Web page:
Spinach, Fava Bean and Quinoa Cakes

This is one of those happy stories about necessity, motherhood, and invention. Don’t you love those stories? Last week we arrived home after a couple of weeks away and needed to put together a dinner before we had a chance to go grocery shopping. I said to myself what I always say in these situations (probably out loud, too, since that’s how this crazy lady rolls these days). Helloooooo, pantry and freezer, I said. Helloooooo. I found frozen spinach and fava beans, dry quinoa, some still-totally-edible garlic, and a bevy of ground spices lying in wait. I also found that my mind wanted to wander toward a memory of some delicious little griddle cakes that I’d once made from the extremely memorable cookbook Plenty by Yotam Ottolenghi. Twenty minutes later, I found my hands immersed in a perfect storm of some of my favorite healthy foods. Let me tell you, there’s no place my hands would rather be. And yours?



  • Fiona

    So, I’m guessing the fava beans are canned, since it doesn’t make sense to cook dried beans for two minutes. Why is cooking canned beans necessary?

    This sounds really interesting! Looking forward to trying it.ReplyCancel

  • Hi Fiona, sorry for the confusion. It honestly never occurred to me that there is such a thing as canned fava beans, though I’m not sure why it didn’t. This recipe uses fresh or thawed frozen fava beans, and I’ve just revised the recipe to reflect that.

    Fresh fava beans are abundant in the spring in many areas. Just pop them out of their giant pods. Often you would then blanch and peel them, but in this recipe there is no need to peel them.

    Thanks for pointing out the ambiguity!ReplyCancel

  • These sound absolutely perfect! What a lovely combination of flavours and the colour is just gorgeous!ReplyCancel

  • These look amazing – I love the vibrant green. I’ll definitely be making these soon!ReplyCancel

  • This time of year I look for excuses to cook with fava beans – these look delicious. They remind me in appearance of falafel (which my husband is allergic to – chickpeas). I wonder how these would be wrapped in a pita with feta and tzatziki?ReplyCancel

  • These look delicious and healthy! Can’t wait to try them!ReplyCancel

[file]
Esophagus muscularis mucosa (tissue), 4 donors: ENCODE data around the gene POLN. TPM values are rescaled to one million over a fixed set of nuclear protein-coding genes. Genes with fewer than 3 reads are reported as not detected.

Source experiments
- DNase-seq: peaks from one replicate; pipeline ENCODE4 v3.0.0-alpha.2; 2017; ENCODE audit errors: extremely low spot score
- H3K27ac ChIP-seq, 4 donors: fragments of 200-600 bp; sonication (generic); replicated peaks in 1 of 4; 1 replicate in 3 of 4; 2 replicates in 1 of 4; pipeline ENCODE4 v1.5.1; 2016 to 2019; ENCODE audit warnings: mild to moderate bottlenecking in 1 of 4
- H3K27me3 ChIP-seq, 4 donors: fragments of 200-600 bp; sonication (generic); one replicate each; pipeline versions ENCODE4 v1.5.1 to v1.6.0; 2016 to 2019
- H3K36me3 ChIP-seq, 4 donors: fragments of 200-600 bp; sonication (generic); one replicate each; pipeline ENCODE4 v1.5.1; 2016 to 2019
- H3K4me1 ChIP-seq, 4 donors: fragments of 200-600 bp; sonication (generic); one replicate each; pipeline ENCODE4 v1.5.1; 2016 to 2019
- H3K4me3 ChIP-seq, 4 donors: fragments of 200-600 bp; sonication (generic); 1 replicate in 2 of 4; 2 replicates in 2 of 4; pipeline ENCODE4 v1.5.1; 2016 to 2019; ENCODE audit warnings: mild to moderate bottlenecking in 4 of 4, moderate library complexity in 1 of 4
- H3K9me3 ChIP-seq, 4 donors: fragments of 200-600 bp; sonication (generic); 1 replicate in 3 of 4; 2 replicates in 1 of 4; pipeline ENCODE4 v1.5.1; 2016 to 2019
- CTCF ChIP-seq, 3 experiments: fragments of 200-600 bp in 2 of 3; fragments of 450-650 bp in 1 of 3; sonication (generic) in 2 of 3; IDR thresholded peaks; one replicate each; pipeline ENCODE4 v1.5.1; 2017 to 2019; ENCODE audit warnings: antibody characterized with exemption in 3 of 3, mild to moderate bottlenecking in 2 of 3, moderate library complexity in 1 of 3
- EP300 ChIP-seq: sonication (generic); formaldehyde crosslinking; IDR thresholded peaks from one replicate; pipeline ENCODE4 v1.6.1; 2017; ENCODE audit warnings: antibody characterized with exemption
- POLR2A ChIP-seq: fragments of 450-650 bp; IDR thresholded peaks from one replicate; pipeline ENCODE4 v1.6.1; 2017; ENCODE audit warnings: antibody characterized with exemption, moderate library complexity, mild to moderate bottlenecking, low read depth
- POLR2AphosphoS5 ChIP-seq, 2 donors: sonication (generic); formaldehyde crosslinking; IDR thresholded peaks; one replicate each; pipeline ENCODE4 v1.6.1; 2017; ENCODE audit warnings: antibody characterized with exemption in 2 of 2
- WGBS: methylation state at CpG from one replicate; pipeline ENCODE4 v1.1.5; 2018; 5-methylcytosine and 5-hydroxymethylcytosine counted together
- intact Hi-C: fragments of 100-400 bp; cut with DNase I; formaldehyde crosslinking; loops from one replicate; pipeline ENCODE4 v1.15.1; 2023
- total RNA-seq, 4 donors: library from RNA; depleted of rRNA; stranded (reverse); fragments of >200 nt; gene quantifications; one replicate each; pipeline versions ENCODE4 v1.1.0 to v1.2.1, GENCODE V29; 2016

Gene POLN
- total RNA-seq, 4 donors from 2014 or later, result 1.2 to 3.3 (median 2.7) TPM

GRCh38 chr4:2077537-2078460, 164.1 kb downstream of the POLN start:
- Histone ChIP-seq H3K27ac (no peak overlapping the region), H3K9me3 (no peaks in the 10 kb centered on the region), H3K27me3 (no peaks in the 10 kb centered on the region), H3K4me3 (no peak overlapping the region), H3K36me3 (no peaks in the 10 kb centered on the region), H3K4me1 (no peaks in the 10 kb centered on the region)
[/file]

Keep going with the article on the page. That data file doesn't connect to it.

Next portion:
• I love, love how green and healthy these look. I’ve never attempted a quinoa cake before, but I’m looking forward to these!ReplyCancel

  • p.s. how was blogshop? did you go yet?ReplyCancel

  • Marissa, flavor-wise I think they’d be great substitutes for falafel. They are much softer, though, so you might want to add a bit of crunch. Cucumber? Slivers of red onion? You get the idea…. :)ReplyCancel

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  • Sweet! I want to drizzle some yogurt and tahini on these. They would be great to pack in a lunch, too. Fresh and healthy. Thanks for the inspiration!ReplyCancel

  • Kt

    Can you use fresh spinach in the recipe?ReplyCancel

  • Hi Kt, thanks for your question. You could use steamed fresh spinach if you have a lot of it! The spinach does help to bind the cakes together. If it’s baby spinach you should be fine on the binding front. If it’s more mature spinach, you’ll want to cut it into longish, thinnish pieces for the best binding action.ReplyCancel

  • This recipe looks fantastic! I am actually hosting a fava bean linky party at http://www.2sisters2cities.com/2012/05/fresh-produce-tuesday-week-7-fava-beans as part of our Fresh Produce Tuesday series. I would love if you submitted this recipe!


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  • Vivian

    These look so good! I am just wondering what can I use as substitute for fava beans. What other things besides legumes would you recommend? My girlfriend can’t eat legumes but she really loves quinoa!ReplyCancel

  • Diana B

    Can these be baked instead of fried?ReplyCancel

    • Hi Diana, I haven’t tried baking them. The taste would be good, but I can’t guarantee they’d hold together as well. Sorry I can’t be more helpful. If you try it, I’d love if you’d report back. Thank you!ReplyCancel

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